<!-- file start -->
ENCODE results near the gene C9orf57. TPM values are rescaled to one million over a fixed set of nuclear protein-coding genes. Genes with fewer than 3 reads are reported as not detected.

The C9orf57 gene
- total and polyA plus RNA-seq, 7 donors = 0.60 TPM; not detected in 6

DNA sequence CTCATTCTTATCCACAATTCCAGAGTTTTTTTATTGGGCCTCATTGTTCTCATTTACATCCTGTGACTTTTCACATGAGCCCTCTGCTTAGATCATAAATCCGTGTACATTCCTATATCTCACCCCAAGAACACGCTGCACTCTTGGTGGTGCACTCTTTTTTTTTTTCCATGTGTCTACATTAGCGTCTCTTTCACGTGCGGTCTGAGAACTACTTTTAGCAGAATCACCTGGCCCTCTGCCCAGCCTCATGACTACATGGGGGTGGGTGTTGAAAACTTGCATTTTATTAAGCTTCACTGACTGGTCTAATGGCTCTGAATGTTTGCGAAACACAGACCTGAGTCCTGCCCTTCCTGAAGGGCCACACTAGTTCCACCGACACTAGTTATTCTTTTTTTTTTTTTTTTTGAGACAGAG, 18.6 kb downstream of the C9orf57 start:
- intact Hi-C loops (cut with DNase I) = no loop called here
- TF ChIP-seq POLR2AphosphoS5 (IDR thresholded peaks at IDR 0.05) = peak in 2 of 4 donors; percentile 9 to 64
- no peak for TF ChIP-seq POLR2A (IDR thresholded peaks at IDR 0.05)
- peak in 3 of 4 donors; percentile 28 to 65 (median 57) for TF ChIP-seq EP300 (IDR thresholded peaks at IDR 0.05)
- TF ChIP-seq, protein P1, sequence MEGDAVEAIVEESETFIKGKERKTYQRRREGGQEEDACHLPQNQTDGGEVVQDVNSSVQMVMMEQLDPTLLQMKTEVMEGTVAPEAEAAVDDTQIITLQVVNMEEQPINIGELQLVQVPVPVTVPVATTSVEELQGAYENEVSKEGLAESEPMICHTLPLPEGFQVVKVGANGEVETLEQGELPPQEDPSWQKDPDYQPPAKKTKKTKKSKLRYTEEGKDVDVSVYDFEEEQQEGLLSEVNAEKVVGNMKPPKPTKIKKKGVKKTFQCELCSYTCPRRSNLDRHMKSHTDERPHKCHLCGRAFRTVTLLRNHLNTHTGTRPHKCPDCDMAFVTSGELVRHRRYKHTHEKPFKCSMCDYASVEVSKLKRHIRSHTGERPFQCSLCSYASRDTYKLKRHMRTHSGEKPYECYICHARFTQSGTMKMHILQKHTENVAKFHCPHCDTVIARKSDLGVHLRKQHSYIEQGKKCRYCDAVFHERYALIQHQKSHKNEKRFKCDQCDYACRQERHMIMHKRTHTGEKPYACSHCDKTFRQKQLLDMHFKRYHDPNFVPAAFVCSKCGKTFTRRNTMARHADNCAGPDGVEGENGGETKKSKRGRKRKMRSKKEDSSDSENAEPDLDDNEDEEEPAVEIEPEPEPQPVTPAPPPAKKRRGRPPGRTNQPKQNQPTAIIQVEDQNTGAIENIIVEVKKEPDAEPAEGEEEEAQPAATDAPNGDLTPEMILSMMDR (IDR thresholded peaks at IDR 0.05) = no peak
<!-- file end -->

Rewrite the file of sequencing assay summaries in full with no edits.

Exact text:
ENCODE results near the gene C9orf57. TPM values are rescaled to one million over a fixed set of nuclear protein-coding genes. Genes with fewer than 3 reads are reported as not detected.

The C9orf57 gene
- total and polyA plus RNA-seq, 7 donors = 0.60 TPM; not detected in 6

DNA sequence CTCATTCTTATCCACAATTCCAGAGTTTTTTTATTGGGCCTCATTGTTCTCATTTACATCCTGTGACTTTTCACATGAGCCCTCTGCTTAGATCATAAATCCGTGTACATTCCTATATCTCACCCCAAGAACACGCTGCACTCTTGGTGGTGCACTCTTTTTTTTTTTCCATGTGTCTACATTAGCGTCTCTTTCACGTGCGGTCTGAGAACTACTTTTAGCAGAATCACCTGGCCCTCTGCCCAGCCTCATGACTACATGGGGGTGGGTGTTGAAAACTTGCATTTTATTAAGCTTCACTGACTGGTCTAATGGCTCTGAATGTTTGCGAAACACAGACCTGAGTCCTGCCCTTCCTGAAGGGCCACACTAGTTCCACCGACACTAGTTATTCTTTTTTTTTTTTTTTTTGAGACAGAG, 18.6 kb downstream of the C9orf57 start:
- intact Hi-C loops (cut with DNase I) = no loop called here
- TF ChIP-seq POLR2AphosphoS5 (IDR thresholded peaks at IDR 0.05) = peak in 2 of 4 donors; percentile 9 to 64
- no peak for TF ChIP-seq POLR2A (IDR thresholded peaks at IDR 0.05)
- peak in 3 of 4 donors; percentile 28 to 65 (median 57) for TF ChIP-seq EP300 (IDR thresholded peaks at IDR 0.05)
- TF ChIP-seq, protein P1, sequence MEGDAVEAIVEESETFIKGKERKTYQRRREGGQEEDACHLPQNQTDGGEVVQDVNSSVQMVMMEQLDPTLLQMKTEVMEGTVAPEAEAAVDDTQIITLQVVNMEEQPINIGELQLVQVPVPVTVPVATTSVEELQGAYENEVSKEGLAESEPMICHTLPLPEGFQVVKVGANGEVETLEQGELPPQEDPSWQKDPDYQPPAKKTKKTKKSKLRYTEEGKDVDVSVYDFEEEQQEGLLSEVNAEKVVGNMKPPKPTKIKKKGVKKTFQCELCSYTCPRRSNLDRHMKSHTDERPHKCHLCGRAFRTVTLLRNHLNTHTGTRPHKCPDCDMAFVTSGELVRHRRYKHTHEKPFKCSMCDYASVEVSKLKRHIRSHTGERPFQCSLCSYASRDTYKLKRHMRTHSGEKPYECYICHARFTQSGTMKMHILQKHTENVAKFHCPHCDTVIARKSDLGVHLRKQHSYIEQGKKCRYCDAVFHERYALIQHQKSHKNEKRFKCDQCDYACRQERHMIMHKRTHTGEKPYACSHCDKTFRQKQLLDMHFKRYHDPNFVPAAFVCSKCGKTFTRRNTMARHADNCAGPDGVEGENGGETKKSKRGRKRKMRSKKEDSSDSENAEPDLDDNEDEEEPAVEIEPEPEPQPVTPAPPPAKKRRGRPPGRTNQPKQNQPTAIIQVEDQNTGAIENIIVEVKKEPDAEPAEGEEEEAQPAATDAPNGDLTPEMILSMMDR (IDR thresholded peaks at IDR 0.05) = no peak